//don't do this
TextBox.Text = LocalizeUtil.Localize("Hello","Bonjour","Bon dia");

Indeed, it is very important that you keep grouped all the translations for a given language in one file. Then, you could rework your translations on your own or with a professional without having to grep the entire code base.

Fortunately, .NET comes with all the material you need to handle Culture-Specific resources with the ResourceManager. Say you support english (default) and french languages then you have two .resx files which contains key/value string entries. Such files are named LocalizedStrings.resx and LocalizedStrings.fr-FR.resx they may contain, among others, the entry SayHello (“Hello!” in english and “Bonjour !” in french). Finally, you only have to initialize the ResourceManager and getting the localized strings as follows.

var rem = new ResourceManager("LocalizedStrings", Assembly.GetExecutingAssembly());
Console.WriteLine(rem.GetString("SayHello"));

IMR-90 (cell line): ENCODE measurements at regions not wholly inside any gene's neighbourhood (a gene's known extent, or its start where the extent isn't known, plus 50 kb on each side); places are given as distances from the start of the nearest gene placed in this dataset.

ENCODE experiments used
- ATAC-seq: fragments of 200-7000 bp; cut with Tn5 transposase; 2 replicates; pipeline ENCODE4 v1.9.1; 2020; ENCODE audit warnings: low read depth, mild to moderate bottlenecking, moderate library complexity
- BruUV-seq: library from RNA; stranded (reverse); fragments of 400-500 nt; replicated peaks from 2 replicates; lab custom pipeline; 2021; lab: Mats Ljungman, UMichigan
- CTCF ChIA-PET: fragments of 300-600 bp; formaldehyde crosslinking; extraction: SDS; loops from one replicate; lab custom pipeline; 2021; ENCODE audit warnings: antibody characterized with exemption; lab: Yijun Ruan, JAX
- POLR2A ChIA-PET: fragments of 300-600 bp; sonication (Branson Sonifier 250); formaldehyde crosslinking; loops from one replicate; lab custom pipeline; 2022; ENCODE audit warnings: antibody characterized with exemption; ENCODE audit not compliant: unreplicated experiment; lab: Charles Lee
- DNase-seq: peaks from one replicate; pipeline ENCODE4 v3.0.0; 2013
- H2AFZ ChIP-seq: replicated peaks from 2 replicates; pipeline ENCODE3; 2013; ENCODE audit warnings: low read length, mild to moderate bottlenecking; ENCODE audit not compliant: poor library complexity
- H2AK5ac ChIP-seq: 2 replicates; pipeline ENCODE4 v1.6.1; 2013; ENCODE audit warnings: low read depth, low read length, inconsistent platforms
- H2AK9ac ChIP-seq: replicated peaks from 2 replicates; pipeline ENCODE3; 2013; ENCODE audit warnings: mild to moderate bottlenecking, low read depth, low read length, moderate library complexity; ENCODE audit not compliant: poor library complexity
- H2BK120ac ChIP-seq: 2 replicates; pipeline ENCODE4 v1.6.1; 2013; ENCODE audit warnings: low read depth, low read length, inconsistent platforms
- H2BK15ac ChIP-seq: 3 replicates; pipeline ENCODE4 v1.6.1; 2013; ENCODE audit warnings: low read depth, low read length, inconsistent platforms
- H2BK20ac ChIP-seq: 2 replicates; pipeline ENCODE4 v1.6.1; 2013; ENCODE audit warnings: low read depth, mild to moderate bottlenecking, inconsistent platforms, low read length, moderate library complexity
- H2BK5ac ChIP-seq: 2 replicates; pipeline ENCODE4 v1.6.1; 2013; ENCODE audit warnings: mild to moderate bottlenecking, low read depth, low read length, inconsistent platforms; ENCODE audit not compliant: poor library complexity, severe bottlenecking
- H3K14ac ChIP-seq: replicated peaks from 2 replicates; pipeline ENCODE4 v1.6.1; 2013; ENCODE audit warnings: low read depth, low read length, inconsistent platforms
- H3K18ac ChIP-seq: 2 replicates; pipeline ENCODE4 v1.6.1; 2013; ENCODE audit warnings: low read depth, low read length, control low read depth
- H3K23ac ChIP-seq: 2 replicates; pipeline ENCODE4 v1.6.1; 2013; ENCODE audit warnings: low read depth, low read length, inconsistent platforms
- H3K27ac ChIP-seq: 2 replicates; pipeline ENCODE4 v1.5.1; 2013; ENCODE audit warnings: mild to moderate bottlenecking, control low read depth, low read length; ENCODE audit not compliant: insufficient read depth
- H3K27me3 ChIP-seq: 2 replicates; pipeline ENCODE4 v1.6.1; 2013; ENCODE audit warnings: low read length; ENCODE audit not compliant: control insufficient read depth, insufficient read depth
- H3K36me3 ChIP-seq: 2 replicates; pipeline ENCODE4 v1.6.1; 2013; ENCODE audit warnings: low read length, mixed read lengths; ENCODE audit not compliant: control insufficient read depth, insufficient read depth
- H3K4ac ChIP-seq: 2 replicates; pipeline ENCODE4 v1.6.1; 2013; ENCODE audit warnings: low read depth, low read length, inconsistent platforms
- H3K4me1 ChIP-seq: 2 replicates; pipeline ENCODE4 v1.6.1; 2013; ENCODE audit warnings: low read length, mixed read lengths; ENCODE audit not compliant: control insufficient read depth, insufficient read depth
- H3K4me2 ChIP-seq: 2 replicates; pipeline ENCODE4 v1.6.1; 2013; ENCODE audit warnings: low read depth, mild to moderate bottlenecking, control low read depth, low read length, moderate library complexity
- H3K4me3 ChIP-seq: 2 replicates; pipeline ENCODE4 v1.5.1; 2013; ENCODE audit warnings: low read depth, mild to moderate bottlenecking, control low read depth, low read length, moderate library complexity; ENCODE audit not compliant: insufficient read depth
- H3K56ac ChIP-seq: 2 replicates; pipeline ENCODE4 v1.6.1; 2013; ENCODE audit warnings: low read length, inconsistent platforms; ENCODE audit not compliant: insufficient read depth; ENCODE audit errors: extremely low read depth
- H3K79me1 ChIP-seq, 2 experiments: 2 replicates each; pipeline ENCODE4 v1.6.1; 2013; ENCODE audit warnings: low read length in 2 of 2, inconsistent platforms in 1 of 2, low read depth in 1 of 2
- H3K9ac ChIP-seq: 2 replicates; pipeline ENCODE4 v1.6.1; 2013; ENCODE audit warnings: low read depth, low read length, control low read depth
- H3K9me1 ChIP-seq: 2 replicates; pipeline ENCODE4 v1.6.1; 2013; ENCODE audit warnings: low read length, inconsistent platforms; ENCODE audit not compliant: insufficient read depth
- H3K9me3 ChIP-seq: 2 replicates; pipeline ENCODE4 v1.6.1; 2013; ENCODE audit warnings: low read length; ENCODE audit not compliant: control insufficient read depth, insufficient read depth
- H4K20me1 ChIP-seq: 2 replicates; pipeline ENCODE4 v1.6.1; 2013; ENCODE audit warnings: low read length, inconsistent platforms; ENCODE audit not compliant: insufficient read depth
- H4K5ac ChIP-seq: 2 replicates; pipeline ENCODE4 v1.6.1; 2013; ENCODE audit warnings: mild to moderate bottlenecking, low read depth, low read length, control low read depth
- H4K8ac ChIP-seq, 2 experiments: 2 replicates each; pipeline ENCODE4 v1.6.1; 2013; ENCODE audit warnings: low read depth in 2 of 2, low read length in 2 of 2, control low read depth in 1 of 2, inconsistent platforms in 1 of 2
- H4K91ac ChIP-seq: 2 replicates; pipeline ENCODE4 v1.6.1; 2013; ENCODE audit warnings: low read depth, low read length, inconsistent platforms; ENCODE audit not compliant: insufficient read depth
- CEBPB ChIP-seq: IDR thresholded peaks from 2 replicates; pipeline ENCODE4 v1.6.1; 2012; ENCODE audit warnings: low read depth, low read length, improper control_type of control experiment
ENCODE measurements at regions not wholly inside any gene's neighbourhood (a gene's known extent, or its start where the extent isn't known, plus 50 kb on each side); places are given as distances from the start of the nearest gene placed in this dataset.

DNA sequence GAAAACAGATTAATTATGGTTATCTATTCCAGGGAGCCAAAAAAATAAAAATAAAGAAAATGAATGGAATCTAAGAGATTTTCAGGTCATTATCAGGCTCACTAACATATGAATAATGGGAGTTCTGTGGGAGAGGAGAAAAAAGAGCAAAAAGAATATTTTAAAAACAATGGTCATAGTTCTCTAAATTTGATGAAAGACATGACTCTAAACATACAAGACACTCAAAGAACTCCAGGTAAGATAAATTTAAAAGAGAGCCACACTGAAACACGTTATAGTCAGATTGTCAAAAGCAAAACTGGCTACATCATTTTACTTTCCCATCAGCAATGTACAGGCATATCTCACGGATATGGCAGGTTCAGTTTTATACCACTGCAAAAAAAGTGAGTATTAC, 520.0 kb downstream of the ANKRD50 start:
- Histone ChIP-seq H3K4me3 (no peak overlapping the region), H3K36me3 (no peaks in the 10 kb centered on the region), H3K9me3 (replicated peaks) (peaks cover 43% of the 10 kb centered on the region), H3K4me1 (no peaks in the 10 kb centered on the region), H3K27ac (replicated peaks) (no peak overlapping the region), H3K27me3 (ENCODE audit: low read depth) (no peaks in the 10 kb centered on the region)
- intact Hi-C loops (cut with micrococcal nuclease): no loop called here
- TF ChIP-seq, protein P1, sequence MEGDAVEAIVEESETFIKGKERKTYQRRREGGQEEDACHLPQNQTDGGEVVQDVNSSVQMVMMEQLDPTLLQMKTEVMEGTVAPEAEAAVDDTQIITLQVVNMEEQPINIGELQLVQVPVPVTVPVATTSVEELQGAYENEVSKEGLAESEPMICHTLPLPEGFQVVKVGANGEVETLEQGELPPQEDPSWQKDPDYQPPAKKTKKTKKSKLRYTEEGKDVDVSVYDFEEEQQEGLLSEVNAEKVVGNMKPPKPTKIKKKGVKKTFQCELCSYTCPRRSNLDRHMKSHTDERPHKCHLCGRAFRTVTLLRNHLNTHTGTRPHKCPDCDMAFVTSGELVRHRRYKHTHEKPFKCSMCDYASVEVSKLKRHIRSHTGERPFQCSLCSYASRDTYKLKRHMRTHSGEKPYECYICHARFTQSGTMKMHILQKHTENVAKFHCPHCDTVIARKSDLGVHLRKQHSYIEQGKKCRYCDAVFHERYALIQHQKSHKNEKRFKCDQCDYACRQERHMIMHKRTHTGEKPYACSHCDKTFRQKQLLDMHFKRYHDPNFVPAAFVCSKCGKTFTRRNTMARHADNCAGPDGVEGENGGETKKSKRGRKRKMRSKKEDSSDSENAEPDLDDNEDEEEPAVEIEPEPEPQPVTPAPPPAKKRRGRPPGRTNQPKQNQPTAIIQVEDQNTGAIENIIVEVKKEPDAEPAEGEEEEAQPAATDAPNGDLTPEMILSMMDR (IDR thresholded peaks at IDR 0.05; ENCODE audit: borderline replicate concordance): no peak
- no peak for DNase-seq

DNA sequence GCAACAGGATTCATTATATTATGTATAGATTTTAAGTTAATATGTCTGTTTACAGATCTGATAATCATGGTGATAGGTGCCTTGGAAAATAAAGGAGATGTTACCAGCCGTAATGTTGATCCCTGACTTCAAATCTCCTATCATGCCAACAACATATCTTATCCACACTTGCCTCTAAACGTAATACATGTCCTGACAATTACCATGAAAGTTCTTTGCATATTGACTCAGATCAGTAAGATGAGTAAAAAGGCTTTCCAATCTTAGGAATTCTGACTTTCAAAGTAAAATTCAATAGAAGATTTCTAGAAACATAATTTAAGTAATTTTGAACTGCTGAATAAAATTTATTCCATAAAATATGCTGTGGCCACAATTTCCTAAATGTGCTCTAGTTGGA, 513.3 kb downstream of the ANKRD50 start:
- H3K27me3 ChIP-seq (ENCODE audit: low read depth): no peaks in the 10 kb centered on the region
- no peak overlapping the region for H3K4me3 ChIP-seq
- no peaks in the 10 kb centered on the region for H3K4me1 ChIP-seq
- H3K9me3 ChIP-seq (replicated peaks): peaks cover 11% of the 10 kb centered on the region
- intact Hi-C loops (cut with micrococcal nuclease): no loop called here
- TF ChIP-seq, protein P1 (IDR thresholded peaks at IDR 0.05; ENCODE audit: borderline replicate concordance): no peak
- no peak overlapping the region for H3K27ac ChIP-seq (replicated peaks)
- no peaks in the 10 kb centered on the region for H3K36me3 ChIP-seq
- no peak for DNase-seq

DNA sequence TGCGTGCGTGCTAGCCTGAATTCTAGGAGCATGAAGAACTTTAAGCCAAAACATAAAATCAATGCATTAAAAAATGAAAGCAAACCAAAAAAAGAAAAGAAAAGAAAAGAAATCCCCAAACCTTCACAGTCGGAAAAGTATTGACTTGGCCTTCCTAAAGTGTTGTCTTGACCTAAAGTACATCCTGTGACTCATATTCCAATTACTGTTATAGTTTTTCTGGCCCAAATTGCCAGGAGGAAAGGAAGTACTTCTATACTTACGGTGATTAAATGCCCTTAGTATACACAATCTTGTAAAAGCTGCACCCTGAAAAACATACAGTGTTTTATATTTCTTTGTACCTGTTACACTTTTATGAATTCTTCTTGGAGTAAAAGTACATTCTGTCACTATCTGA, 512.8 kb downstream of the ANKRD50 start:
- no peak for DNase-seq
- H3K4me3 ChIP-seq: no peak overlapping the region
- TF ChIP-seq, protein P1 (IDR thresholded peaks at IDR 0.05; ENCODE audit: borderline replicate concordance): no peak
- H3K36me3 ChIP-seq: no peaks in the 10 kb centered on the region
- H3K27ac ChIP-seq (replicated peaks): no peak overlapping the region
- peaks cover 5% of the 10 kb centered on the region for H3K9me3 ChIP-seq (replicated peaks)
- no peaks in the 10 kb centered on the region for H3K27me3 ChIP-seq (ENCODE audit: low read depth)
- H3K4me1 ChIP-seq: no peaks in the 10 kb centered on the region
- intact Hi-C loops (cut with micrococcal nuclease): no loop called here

It is important to note that the right file (*.resx or *.fr-FR.resx) is automatically chosen using the Tread.CurrentThread.CurrentUICulture.

When manipulating XAML for the UI of your app, creating a type for the localized string is recommended. Indeed, in XAML you can bind to properties but you cannot (at least not easily) bind to methods. So the recommended method from the MSDN is to create a LocalizedStrings class whose members are the localized strings.

So we can create the LocalizedStrings class

public class LocalizedStrings
{
    private readonly ResourceManager _rem
    public LocalizedStrings(ResourceManager rem)
    {